Lessons learned from the virtual TeensNFitness4ALL pilot nutrition program for teens and young adults with developmental disabilities
by Brenda Manzanarez
Coauthors: Lina Rodas, MSW, LCSW & Ellen Iverson, MPH
Background: Individuals with autism spectrum disorder (ASD) are often excluded from community nutrition programs and research that can help improve their health. According to estimates from the Centers for Disease Control and Prevention, approximately 1 in 54 children today have a diagnosis of ASD. For many of these young individuals, especially those living in low-income and under-resourced neighborhoods, access to care and support that helps manage their weight is limited. Without specifically tailored interventions, many remain vulnerable to poor health outcomes later in life, including numerous complex chronic conditions such as cardiovascular disease and diabetes. Teens Nutrition & Fitness 4 All Learning Levels (TNF4ALL) pilot at Children's Hospital Los Angeles will introduce an adapted version of Kids N Fitness© (KNF), an evidence-based curriculum for managing weight, to teens diagnosed with ASD and other Development Disabilities (DD) and their families. The study will bring together interdisciplinary professionals to develop, pilot, evaluate, and refine the KNF curriculum with a group of families with teens who have DD. Identifying novel and effective approaches to helping these adolescents and their families live a healthier lifestyle and engage in healthier behaviors can be an avenue to improve access to care.
Objective: This pilot aims to analyze the feasibility of an evidence-based weight management program adaptation for neurodiverse youth and their families who experience food and weight concerns. The primary outcomes of the intervention are retention rates, program satisfaction, and qualitative observations of participation. Secondary outcomes include changes in body mass index (BMI) at 10-weeks compared to baseline.
Methods: Exploratory research via a parent focus group guided the curriculum and intervention adaptations. The 90-minute semi-structured interview was implemented virtually. The customized curriculum was delivered by a dietitian, psychotherapist, and dietetic students over 10-weekly 60-minute telehealth sessions. Participants included youth ages 14-22 and one caregiver. Youth and caregiver attended sessions on separate days, however learned similar content. Baseline and 10-week follow-up anthropometric data was collected along with satisfaction measures, and attendance tracking.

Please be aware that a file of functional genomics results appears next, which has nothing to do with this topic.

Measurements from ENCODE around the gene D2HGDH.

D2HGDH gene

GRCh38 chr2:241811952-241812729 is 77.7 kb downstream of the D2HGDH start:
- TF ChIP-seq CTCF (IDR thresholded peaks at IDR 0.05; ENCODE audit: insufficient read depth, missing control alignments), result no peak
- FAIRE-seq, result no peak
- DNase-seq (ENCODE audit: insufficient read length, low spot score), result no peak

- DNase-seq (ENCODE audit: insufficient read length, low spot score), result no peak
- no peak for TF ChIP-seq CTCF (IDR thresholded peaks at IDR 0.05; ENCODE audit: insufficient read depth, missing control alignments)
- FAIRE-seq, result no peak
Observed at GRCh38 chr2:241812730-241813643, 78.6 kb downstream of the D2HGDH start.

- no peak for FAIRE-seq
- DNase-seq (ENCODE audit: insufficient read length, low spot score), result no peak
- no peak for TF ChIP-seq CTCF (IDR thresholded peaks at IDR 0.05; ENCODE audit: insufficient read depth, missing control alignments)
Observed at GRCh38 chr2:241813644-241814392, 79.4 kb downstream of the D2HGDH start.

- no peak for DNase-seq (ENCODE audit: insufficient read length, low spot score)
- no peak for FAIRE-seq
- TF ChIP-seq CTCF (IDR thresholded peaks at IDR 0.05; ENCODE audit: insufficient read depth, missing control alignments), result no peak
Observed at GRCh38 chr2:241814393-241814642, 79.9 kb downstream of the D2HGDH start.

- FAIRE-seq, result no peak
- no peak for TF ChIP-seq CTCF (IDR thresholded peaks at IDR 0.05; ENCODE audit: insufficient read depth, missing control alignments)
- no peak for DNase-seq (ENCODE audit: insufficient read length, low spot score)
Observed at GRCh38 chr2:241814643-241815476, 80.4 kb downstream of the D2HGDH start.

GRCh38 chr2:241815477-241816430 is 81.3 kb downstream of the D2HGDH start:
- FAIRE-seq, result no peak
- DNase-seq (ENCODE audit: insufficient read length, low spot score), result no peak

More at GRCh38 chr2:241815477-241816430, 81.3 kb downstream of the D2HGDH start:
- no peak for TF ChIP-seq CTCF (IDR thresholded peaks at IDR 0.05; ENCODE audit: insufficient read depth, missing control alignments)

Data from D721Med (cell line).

Results: Seven parents/caregivers of children with ASD participated in the focus group. Parents/caregivers shared their unique experiences and frustrations supporting healthy nutrition for young people who often struggle with sensory challenges, disordered eating, and behavioral disorders. Twelve youth participated in the 10-weekly interactive sessions via a virtual platform. Nine youth attended at least 5 sessions. Satisfaction included ease of use, enjoyment of participating in a group, watching videos, and playing interactive games as learning modes. Challenges included youth not displaying their face on camera, variability in attendance in some with competing activities, and verbal participation.
Lessons Learned: Involving families of youth with DD at different stages of the project helped to amplify the community voice by providing feedback to specifically support neurodiverse young people. Feedback gave us valuable insight to retention and content comprehension. Program development through interdisciplinary collaboration enriched this intervention by including various aspects of health in a person’s life such as nutrition and mental health. More research is needed to better understand the long-term impact of these novel interventions.